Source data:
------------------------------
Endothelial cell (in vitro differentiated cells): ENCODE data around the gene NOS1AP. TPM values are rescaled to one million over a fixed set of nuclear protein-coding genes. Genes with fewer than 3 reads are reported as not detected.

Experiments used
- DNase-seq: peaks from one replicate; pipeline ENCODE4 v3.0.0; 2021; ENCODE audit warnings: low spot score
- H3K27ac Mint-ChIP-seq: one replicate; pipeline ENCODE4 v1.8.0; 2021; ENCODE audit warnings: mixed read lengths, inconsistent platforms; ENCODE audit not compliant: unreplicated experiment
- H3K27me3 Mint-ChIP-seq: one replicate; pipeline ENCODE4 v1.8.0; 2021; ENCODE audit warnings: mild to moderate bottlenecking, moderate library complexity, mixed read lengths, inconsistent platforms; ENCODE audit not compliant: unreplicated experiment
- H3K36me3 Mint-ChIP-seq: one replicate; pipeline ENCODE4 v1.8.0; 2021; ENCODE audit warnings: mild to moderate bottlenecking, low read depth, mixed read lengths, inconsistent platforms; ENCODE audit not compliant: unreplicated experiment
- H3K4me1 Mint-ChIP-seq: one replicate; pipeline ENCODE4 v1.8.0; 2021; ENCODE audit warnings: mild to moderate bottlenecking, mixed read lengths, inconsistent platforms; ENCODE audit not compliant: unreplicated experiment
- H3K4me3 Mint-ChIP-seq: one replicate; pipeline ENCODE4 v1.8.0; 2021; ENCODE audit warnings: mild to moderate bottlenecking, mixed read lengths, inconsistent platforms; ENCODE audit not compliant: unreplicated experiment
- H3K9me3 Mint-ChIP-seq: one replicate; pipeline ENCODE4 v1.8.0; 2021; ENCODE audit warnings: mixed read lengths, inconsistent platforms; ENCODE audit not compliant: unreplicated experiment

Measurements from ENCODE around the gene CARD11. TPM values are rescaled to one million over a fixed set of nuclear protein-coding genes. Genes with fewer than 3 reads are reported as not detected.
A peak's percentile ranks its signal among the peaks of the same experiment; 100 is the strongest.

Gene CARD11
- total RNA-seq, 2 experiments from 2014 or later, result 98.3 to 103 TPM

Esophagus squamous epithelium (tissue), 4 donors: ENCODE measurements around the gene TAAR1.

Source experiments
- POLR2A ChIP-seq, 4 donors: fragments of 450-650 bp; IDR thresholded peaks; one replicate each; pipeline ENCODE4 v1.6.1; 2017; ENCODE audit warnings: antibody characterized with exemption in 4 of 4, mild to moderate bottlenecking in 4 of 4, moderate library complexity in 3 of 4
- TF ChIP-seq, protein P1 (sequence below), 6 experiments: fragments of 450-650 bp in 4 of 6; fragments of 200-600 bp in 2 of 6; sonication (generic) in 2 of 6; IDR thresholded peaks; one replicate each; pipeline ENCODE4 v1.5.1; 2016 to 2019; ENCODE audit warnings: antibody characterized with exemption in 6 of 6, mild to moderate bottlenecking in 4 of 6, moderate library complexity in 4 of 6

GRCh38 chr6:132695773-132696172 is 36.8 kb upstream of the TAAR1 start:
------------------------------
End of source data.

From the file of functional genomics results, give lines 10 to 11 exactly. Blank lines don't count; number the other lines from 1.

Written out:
Measurements from ENCODE around the gene CARD11. TPM values are rescaled to one million over a fixed set of nuclear protein-coding genes. Genes with fewer than 3 reads are reported as not detected.
A peak's percentile ranks its signal among the peaks of the same experiment; 100 is the strongest.